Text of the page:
Knight of the Order of Academic Palms of France and member of the Order of Canada, Michael Ignatieff holds honorary degrees from thirteen universities, including McGill (Canada), Edinburgh (Scotland) and Maastricht (Netherlands), to name but a few. Outstanding among the numerous awards he has received are the Heinemann Prize of the Royal Society of Literature (UK, 1987), the Orwell Prize (UK, 2001), the Otis Social Justice Award (USA, 2002), the Queen’s Jubilee Medal (Canada, 2012), the Francisco Cerecedo Journalism Award (Spain, 2012) and the Dan David Prize (Israel, 2019).

As stated in the Statutes of the Foundation, the Princess of Asturias Awards are aimed at rewarding “the scientific, technical, cultural, social and humanitarian work carried out at an international level by individuals, institutions or groups of individuals or institutions”. In keeping with these principles, the Princess of Asturias Award for Social Sciences is to be granted to “creative and/or research work in the field of anthropology, demography, economics, ethics, geography, history, law, linguistics, philosophy, political science, psychology, sociology or teaching as well as in the disciplines corresponding to each of these fields.”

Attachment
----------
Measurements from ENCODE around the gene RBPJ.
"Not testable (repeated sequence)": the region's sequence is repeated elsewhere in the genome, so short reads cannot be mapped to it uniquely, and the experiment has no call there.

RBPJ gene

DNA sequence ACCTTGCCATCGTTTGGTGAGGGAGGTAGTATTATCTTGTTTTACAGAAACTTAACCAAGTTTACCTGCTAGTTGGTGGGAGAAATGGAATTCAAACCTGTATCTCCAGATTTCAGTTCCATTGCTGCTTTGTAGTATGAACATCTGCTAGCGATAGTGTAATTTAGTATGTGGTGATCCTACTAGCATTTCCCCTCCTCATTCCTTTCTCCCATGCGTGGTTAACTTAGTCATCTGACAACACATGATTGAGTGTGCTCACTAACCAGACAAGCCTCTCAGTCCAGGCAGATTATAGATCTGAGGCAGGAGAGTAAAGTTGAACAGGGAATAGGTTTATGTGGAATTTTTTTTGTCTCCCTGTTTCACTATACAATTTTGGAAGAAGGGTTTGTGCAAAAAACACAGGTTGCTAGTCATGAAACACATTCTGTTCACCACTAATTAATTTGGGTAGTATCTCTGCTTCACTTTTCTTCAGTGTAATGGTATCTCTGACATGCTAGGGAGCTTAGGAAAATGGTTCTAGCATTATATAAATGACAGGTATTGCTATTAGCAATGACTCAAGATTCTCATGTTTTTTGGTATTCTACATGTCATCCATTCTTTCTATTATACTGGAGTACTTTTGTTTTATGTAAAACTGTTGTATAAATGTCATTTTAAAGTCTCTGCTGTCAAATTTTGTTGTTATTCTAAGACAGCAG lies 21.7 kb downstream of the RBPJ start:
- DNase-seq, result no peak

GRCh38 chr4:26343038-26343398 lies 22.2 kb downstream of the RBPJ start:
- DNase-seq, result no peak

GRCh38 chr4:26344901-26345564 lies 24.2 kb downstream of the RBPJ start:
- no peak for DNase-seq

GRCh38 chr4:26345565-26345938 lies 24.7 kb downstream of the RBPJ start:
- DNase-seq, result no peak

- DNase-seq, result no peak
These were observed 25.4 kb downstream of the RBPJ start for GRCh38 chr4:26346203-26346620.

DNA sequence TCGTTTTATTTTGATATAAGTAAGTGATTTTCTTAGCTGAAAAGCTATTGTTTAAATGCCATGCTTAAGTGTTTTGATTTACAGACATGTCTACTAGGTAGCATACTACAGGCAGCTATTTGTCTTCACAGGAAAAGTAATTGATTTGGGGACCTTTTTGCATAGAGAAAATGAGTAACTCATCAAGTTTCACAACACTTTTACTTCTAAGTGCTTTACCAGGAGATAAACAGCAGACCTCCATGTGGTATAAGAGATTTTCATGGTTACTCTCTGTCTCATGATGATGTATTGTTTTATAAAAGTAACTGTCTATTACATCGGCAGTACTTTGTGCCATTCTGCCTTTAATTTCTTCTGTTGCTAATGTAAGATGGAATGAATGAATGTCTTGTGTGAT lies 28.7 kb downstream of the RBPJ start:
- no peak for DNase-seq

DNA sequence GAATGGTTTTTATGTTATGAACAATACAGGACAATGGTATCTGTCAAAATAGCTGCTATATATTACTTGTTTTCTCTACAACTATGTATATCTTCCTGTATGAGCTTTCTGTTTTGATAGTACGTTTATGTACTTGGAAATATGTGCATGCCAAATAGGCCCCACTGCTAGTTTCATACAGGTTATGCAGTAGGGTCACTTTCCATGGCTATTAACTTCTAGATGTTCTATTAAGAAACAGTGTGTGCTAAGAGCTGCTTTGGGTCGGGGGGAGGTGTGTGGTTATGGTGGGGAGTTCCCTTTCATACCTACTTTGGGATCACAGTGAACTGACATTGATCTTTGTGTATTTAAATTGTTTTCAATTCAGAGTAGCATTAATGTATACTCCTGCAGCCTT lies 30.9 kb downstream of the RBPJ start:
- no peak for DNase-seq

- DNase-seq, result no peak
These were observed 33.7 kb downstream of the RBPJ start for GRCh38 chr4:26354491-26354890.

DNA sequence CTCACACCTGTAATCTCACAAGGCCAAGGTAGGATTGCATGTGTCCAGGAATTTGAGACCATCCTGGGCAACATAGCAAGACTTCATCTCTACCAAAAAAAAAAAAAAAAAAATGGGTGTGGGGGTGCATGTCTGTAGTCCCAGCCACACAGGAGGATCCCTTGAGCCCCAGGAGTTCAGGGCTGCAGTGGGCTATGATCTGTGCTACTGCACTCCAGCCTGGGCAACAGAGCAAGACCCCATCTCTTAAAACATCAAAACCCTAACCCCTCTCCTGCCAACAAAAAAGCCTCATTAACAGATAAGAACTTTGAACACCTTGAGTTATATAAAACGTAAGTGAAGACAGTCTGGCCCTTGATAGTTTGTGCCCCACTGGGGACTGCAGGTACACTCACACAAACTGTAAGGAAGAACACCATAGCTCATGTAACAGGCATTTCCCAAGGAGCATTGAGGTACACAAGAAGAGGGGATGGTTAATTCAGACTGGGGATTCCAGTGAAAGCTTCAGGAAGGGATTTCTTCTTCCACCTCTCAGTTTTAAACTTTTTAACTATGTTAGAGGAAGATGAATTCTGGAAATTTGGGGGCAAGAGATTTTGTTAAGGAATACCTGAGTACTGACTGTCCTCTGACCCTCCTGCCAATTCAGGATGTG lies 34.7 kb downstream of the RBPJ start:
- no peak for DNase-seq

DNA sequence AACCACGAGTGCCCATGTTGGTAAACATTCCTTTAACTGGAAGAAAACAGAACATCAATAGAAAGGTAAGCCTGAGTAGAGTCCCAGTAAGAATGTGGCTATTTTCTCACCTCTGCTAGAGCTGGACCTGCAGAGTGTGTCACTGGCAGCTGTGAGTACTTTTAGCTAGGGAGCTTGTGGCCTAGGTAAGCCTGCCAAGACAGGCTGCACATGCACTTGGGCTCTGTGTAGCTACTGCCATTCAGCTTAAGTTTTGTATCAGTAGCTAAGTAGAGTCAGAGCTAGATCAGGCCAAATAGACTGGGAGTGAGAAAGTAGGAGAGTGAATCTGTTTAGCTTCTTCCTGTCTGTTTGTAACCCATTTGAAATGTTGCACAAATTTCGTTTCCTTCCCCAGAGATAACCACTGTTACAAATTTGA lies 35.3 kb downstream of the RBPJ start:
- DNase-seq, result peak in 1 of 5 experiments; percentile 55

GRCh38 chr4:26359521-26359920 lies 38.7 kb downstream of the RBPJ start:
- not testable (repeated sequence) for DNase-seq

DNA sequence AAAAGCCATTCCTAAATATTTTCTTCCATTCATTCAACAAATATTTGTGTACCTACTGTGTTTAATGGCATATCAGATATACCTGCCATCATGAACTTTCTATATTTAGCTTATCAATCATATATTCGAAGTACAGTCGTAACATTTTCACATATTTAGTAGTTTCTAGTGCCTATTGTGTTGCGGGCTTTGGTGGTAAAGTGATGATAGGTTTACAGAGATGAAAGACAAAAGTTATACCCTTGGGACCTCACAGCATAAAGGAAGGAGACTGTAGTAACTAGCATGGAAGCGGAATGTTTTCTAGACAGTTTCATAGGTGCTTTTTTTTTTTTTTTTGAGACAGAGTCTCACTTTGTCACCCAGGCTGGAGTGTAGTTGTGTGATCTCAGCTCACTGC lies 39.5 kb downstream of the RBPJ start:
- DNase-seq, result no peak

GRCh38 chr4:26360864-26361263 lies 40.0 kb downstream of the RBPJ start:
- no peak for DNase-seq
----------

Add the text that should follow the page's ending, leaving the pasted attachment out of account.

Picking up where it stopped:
This year, a total of 36 candidatures comprising 17 different nationalities were put forward for the Social Sciences Award.

This is the fourth of the eight Princess of Asturias Awards to be bestowed in what is now their forty-fourth year. Previously, the Princess of Asturias Award for the Arts was granted to singer-songwriter Joan Manuel Serrat, the Award for Communication and Humanities went to Franco-Iranian cartoonist, film director and painter Marjane Satrapi and the Award for Sports was conferred on badminton player Carolina Marín. The corresponding Awards for Literature, International Cooperation, Technical and Scientific Research, and Concord shall be announced in the coming weeks (in the preceding order).

As is customary, the presentation of the Princess of Asturias Awards will take place in October in a solemn ceremony presided over by Their Majesties The King and Queen, accompanied by Their Royal Highnesses Leonor, Princess of Asturias, and Infanta Sofía of Spain.

Each Princess of Asturias Award comprises a Joan Miró sculpture symbolizing the Award, a diploma, an insignia and a cash prize of fifty thousand euros